Scone Spy went a little off the rails this week.
We were not only out to find the perfect scone. We were also on the trail of the best amber nectar.
So we came to the very heart of Scotland’s distillery country and the historic Station Hotel in Rothes.
The four-star hotel – which first opened its doors in 1901 – was once the haunt of the rich who would stop off on their way to fish the mighty River Spey. But, over time, its grandeur faded.
Richard and Heather Forsyth bought and restored the hotel in a multi-million-pound, whisky-themed scheme.
We settled down on one of its chic, buttoned leather sofas with a rather tasty 12-year-old Macallan, and took in its whisky “wall” – shelf upon shelf containing around 500 malts, accessed by a library ladder. Intoxicated by the sheer volume of choice, we could easily have forgotten about the scones, had it not been for our cheery and welcoming waitress, Rothes born-and-bred Anne Smith.She regaled us with the details of afternoon tea.
Along with a string of tantalising sweets there were savouries like Scotch eggs and bridies.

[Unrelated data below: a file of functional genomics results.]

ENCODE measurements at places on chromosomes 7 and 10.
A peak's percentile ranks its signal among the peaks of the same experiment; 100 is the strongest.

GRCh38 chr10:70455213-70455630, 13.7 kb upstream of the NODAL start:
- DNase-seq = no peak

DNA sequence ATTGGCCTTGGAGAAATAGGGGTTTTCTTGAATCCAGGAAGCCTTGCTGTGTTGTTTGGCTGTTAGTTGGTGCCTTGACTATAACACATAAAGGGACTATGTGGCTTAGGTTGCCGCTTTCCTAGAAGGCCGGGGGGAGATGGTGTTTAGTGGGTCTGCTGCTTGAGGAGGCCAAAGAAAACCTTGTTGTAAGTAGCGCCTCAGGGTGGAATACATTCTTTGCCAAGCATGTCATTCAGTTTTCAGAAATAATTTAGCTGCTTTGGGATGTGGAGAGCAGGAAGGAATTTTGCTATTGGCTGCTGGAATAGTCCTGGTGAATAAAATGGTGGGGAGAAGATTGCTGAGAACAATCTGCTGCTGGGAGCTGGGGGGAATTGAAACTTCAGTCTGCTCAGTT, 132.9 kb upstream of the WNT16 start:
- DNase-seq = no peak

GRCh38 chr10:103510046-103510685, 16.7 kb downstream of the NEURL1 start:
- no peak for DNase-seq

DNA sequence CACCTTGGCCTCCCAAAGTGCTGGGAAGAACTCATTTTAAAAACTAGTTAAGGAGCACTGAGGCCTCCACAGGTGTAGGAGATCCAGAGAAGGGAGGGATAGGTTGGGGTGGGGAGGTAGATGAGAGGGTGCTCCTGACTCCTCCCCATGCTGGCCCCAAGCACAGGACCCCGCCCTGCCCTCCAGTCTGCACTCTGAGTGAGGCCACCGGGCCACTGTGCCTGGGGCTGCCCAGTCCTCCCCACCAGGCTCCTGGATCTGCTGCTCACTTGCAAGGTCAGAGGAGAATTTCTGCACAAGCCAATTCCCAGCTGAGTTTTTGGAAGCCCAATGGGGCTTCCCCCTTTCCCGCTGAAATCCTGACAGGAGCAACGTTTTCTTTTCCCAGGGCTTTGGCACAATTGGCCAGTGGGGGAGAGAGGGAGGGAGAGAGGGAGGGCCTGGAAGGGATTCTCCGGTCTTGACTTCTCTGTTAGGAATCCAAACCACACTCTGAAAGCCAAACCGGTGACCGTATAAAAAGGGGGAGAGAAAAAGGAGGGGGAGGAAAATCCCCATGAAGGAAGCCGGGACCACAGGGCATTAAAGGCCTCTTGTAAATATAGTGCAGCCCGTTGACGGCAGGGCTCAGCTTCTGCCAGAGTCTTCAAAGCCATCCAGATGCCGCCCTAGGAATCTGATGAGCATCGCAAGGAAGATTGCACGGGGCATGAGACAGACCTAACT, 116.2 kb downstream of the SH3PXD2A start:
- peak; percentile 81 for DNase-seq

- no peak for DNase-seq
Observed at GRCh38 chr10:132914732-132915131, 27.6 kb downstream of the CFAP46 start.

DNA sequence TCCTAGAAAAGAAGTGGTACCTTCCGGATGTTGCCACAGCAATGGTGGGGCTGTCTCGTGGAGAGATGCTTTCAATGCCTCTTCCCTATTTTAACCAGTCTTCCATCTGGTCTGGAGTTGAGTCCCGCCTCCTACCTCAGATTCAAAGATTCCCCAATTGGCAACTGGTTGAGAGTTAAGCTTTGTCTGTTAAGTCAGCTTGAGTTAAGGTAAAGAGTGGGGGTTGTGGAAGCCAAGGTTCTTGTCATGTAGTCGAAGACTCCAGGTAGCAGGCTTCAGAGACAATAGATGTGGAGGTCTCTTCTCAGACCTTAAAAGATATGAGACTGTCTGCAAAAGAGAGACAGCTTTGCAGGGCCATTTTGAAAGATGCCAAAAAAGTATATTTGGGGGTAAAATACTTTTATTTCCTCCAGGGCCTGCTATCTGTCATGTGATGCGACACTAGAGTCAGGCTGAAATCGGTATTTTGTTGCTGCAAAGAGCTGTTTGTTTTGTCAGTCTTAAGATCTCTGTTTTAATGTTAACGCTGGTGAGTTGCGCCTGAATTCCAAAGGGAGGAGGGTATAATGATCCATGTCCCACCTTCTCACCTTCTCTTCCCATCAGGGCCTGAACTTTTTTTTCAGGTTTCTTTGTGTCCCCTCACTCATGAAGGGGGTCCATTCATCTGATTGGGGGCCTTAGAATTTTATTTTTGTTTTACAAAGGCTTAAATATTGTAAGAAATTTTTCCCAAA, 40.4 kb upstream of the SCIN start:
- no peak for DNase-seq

But these weren’t just any old Scotch eggs – oh no. They were quail Scotch eggs. And the bridies contained the finest haggis. “Bring it on Anne!” we chimed, loosening our belts in preparation for the feast.
On a delicate tiered stand came an array of tasty bites. Slim sandwiches of smoked salmon, cheese and pickle, and chicken, were followed by the daintiest of fruit tartlets, carefully crafted macarons, and home-made Glen Grant fudge (containing a good slug of its whisky). There were also chunky chocolate brownies and succulent banana cake.
So spoiled for choice were we, we decided to try them all. Only then did we go for the scones. Baked in-house with a choice of plain or fruit, they were warm on arrival and served with a side-offering of thick clotted cream and sweet home-made raspberry jam, created locally by the “Carol’s Been Cooking…” enterprise.
Carol makes a selection of choice jams, marmalades and chutneys from her small kitchen using “old-fashioned, traditional recipes” and seasonal ingredients.
And, it seems, they’re very popular in these parts. We lathered on the cream, followed by the jam, arguing enthusiastically over which should come first (any advice, Scone Spy fans?)
With cream melting into the bake and oozing from its sides, we took the first bite. Slightly crisp on the outside, but with just the right degree of moist on the interior, it was packed with fruit and was simply scrumptious.
Our wacky decision to mix our grains had paid off, and Scone Spy was back on track again.
WARM WELCOME 9/10
LOCATION LOCATION 9/10
SCONE SCORE 9/10